Handbook of Crime Correlates

By Lee Ellis et al; Reviewed by Steve Albrecht, DBA, CPP


***** Handbook of Crime Correlates. By Lee Ellis et al; published by Elsevier/Academic Press, (Web); 252 pages; $74.95.
Many security professionals like to teach college or university courses, both to supplement their salaries or consulting incomes and to give back to the profession with their knowledge of cutting-edge techniques and best practices. If you teach security management courses, criminal justice, or criminology classes this title will prove a useful and fact-filled book for you.
The authors refer to it as “a study of studies,” and they are correct. It is a compendium of more than 400 statistical tables based on more than 5,200 studies that consider factors in crime causation.
Ten chapters divide tables into varia­bles such as pervasiveness; victim-offender relationships; demographic correlates; “ecological” (geographic, demographic, and social-status information) and economic factors; family, peer, and institutional factors; personality, behavioral, cognitive, and biological factors; and victimology.
For example, even people who are not in the security business should know that crime is a “young man’s game.” The text confirms that males are responsible for most violent crimes, which they commit most often between their 20s and 30s.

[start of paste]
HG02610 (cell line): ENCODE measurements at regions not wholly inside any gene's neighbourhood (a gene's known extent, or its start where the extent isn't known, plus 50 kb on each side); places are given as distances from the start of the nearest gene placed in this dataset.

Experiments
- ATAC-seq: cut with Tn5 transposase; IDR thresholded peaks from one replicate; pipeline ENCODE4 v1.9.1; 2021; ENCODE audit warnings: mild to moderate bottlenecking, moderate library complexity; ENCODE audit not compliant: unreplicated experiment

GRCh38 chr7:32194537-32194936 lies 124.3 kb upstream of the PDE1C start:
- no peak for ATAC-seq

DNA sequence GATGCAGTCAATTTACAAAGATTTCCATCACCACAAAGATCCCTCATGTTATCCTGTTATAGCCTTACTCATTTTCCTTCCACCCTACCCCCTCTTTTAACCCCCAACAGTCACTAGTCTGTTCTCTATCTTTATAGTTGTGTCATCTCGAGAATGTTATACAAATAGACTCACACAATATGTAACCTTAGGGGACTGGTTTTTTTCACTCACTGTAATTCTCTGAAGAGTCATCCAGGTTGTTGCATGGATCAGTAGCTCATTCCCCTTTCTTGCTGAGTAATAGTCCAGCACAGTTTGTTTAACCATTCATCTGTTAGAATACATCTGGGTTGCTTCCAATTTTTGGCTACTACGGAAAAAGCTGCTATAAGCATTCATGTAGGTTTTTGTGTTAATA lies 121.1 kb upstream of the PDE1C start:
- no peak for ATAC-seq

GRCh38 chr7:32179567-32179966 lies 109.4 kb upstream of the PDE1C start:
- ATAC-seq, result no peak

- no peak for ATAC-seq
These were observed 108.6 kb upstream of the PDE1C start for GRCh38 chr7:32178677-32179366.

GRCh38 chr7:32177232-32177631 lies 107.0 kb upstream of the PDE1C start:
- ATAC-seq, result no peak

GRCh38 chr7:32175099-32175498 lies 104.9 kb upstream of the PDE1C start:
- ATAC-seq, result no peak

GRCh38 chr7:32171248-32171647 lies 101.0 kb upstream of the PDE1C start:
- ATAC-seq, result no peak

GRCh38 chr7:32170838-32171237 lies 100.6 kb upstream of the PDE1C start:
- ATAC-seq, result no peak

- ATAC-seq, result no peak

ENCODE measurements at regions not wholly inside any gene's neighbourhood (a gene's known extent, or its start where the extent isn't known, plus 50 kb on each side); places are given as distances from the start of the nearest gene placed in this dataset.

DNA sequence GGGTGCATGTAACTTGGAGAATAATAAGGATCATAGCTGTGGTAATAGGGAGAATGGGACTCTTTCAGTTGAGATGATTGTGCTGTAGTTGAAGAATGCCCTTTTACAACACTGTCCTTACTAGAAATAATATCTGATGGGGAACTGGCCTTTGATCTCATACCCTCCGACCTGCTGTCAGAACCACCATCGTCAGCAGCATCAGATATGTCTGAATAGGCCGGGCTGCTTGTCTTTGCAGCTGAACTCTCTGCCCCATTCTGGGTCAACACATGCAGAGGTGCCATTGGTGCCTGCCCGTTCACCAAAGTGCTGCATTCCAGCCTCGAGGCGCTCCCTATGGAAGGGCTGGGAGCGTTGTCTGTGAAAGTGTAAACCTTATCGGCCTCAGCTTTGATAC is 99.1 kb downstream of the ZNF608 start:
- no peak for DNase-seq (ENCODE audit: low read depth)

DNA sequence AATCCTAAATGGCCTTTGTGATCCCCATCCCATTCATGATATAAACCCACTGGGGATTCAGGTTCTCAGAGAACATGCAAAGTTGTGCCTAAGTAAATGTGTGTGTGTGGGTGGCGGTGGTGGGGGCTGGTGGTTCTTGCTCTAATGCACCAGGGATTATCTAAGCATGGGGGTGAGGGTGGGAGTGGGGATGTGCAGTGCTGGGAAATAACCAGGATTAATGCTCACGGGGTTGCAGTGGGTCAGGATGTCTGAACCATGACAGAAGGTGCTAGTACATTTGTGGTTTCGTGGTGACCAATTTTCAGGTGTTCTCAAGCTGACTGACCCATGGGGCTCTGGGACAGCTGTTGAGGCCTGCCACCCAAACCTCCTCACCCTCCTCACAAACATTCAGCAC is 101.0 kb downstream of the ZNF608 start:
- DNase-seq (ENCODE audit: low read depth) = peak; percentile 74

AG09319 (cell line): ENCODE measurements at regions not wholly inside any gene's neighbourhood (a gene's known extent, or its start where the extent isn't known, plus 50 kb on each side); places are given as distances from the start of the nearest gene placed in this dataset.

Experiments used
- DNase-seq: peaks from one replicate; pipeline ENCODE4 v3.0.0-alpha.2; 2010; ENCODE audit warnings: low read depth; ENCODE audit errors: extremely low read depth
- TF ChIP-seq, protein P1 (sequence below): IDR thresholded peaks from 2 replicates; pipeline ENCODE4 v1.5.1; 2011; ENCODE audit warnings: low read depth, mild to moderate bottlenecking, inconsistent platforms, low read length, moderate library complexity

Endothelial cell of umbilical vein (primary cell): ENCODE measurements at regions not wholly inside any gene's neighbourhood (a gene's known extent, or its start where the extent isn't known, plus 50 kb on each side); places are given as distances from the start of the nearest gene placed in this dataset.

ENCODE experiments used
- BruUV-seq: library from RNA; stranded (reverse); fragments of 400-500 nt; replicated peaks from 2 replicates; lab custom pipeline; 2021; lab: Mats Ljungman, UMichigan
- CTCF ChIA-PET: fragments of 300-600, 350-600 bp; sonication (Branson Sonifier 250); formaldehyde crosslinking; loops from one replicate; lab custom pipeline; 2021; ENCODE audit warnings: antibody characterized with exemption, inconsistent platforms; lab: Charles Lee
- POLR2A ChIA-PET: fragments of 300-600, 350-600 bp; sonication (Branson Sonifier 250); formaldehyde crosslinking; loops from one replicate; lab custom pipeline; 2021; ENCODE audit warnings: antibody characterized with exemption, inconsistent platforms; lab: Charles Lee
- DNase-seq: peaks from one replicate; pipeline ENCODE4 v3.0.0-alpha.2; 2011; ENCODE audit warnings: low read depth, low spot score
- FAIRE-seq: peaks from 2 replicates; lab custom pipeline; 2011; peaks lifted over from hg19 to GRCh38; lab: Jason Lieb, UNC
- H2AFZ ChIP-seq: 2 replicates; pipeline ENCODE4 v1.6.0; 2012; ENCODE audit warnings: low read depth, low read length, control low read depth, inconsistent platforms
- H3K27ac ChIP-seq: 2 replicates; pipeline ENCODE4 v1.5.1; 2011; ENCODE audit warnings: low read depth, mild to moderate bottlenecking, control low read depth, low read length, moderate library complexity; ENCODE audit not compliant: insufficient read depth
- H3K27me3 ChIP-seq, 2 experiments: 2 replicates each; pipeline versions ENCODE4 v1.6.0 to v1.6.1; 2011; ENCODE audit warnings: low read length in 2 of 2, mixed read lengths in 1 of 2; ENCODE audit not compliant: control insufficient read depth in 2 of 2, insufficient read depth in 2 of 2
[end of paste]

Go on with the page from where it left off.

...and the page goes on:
In another example, the chapter on biological factors shows that the presence of the hormone cortisol, which is thought to be triggered by emotional and physical pain, may be significantly lower with people who are unusually antisocial, aggressive, and impulsive. In other words, doing bad things doesn’t seem to bother them as much.
The text doesn’t use statistics to explain away crime, it simply gives readers and researchers who are trying to verify certain factors a place to start.
Each table provides the names and dates of the related research studies. The one drawback to this approach is obvious when reviewing the tables: because only the author and the year are given, the reader will have to do more research (although the Internet will certainly help) to learn the actual full titles of the articles and the magazines or journals where they were published.
A major benefit to dedicated users of this text is the inclusion of a companion CD. This makes it easier to search, review, and print out the stats and tables.

Reviewer: Steve Albrecht, DBA (Doctor of Business Administration), CPP, is a San Diego-based author and security consultant on workplace violence prevention. His books include Ticking Bombs, Tough Training Topics, and Tactical Perfection for Street Cops.




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